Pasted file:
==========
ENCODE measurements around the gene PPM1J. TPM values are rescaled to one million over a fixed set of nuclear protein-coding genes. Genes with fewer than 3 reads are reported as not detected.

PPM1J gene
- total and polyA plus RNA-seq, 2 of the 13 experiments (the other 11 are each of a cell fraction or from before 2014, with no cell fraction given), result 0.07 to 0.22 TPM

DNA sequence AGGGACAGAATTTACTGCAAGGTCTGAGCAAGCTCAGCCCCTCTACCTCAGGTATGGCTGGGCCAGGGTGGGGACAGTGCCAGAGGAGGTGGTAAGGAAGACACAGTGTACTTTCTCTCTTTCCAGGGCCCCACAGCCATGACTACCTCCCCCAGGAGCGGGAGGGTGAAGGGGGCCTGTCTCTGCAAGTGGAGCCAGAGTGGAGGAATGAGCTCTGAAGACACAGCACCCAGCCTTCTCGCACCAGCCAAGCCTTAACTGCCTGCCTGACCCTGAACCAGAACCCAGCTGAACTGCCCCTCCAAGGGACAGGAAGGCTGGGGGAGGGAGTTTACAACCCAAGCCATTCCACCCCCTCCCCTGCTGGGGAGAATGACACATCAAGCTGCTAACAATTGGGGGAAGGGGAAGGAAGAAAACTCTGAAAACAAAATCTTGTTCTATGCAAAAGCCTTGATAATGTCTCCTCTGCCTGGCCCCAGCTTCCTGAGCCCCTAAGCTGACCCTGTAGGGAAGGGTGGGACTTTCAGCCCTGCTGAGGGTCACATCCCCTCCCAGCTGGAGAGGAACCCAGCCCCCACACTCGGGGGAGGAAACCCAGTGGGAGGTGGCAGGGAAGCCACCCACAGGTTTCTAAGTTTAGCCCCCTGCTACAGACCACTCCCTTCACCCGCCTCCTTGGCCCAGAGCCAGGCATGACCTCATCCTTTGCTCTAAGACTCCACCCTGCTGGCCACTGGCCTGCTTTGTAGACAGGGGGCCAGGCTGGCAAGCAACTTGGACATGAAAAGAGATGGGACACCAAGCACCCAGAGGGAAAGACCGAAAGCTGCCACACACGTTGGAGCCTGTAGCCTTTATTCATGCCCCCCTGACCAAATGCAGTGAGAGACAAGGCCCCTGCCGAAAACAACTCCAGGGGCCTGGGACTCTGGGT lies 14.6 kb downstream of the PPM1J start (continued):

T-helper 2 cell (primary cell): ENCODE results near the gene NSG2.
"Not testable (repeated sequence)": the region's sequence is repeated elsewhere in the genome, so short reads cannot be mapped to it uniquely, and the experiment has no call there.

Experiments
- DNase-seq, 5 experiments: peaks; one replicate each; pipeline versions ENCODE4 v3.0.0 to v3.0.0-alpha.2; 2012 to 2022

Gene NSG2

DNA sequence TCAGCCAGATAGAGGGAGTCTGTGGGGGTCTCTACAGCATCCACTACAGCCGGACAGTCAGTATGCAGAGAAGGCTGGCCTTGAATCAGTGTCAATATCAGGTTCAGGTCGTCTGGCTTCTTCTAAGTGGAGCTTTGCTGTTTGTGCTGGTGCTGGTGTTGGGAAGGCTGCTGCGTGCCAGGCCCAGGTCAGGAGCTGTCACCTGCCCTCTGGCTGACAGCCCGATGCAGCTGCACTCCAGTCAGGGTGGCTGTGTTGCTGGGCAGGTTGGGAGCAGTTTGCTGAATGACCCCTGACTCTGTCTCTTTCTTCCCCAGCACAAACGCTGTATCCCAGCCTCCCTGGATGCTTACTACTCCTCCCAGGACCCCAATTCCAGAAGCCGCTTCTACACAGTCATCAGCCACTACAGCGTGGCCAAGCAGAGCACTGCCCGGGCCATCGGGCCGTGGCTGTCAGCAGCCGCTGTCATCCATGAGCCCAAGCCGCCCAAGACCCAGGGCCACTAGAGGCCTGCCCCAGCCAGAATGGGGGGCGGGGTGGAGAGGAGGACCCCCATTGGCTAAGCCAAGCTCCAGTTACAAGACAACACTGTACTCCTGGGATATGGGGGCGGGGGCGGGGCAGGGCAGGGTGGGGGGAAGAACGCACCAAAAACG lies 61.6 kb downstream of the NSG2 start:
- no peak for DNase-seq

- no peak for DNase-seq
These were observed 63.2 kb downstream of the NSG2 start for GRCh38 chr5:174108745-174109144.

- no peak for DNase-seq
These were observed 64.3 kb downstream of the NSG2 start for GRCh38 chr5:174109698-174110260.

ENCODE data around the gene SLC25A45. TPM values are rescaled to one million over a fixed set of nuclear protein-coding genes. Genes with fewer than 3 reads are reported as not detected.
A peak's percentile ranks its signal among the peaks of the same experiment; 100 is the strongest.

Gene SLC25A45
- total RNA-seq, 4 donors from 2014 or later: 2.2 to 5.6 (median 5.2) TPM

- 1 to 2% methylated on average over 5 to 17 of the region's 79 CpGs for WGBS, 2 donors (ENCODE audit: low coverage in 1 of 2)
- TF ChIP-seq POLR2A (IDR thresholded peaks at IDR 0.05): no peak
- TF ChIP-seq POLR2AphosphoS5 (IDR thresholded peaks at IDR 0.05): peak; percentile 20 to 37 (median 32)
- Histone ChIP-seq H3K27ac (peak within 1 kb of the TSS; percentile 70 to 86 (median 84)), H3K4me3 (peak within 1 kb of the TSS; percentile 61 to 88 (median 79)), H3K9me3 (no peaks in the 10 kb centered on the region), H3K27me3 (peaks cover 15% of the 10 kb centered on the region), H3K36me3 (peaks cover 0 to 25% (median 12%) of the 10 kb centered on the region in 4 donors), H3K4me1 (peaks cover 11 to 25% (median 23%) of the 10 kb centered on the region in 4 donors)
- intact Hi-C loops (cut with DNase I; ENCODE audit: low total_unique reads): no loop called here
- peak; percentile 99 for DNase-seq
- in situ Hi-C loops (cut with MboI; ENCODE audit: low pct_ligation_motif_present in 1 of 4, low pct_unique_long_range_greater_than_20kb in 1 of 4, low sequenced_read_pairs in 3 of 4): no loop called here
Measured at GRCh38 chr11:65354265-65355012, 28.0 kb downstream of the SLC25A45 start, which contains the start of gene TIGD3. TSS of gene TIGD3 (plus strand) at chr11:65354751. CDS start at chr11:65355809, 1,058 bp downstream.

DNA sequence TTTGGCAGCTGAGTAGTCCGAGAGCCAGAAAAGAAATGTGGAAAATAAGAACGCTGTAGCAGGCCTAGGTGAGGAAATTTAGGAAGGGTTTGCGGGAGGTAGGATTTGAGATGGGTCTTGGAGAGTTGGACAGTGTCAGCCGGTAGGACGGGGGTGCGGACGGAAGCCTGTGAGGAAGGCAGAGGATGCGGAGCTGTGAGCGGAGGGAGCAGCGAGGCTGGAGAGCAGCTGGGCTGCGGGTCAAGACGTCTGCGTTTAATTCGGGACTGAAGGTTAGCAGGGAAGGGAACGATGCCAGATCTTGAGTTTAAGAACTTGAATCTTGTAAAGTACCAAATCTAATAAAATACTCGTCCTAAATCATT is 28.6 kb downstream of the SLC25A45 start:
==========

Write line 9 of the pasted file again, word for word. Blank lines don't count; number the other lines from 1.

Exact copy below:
Gene NSG2